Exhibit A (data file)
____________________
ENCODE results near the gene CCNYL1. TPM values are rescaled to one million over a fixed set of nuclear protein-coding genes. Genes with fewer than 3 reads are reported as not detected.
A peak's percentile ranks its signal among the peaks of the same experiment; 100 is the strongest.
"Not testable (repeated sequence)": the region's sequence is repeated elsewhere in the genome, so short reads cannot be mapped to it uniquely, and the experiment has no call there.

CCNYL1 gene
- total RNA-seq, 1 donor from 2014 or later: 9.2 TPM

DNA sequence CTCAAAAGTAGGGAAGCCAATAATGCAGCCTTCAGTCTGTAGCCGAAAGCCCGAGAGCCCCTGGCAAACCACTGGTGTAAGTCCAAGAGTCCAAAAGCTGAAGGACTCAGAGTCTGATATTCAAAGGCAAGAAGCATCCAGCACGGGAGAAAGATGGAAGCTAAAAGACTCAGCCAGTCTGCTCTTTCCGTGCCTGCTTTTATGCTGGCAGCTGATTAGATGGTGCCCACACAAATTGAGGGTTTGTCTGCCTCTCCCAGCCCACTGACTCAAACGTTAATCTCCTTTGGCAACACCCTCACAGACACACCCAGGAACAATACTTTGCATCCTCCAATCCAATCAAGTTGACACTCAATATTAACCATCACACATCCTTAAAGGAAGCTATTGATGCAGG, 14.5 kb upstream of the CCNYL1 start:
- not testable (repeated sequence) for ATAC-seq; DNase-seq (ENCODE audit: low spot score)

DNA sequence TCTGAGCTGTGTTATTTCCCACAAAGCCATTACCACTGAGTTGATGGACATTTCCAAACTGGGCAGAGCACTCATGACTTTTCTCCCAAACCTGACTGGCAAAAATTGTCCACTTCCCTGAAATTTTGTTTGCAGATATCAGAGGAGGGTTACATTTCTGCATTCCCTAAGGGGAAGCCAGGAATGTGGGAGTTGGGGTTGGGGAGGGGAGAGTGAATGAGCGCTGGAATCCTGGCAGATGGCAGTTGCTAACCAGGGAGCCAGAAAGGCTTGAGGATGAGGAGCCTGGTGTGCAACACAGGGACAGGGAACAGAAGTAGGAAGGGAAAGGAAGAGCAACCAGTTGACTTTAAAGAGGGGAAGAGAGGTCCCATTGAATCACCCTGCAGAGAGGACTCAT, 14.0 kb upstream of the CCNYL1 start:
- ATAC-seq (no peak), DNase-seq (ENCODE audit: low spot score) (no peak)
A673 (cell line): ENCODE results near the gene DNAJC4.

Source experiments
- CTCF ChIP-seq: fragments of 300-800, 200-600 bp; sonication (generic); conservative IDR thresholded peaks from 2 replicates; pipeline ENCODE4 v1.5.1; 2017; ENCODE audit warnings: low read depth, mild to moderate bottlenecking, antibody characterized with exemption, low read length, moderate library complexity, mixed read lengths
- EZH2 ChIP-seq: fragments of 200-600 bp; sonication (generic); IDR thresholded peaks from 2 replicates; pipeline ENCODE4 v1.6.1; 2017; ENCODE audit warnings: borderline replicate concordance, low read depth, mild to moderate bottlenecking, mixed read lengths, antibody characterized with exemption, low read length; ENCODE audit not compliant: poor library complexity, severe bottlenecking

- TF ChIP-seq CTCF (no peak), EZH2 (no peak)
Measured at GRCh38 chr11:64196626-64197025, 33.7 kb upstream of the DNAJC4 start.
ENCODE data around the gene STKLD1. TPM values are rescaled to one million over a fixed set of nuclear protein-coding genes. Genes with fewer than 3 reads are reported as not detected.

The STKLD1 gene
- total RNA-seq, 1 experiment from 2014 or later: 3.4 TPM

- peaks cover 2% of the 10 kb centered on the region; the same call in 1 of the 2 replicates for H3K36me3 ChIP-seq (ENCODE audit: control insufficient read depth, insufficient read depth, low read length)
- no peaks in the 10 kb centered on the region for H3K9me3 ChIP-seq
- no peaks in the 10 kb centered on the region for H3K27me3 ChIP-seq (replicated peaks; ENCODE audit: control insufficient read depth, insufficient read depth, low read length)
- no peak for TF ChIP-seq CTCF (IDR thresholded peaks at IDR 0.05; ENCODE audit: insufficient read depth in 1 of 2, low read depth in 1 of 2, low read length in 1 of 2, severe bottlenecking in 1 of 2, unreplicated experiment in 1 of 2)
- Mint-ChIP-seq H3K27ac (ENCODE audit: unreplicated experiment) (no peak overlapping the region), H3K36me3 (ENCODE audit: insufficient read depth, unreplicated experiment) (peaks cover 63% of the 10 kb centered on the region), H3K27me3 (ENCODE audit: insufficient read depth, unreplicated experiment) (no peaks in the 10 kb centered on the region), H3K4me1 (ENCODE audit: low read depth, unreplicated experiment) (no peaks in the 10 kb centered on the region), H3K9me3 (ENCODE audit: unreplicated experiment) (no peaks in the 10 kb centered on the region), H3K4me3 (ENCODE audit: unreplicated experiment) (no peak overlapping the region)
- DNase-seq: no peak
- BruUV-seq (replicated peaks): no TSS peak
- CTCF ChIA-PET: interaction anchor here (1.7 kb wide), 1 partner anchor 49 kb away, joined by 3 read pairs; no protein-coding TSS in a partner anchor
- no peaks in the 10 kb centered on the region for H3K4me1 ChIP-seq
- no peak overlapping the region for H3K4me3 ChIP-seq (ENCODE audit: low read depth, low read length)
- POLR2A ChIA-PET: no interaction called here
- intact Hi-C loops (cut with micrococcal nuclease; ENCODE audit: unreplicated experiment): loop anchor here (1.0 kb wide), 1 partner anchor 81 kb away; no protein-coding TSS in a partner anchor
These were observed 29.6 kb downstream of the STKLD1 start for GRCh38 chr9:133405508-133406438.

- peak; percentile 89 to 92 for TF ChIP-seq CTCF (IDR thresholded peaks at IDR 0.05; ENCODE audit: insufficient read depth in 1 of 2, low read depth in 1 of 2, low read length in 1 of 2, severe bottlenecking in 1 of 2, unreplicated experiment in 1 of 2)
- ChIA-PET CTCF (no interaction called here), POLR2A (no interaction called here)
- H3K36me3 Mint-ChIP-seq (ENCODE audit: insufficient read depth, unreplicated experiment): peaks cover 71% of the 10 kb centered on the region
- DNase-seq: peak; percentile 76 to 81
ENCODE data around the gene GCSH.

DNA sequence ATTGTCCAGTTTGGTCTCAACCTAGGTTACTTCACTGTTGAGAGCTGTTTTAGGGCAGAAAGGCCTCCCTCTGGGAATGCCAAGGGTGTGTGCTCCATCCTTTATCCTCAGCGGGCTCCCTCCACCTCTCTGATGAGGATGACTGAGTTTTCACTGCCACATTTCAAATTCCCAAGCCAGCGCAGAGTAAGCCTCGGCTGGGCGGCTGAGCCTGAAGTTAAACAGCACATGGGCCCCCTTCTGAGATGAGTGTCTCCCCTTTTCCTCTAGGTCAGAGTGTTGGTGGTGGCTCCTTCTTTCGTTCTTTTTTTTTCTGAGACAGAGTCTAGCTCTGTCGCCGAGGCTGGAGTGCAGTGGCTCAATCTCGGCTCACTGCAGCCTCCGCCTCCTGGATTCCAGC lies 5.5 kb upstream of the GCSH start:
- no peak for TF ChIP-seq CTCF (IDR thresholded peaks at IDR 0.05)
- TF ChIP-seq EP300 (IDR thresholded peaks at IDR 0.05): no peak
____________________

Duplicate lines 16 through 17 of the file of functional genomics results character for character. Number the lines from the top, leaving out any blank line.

ENCODE data around the gene STKLD1. TPM values are rescaled to one million over a fixed set of nuclear protein-coding genes. Genes with fewer than 3 reads are reported as not detected.

The STKLD1 gene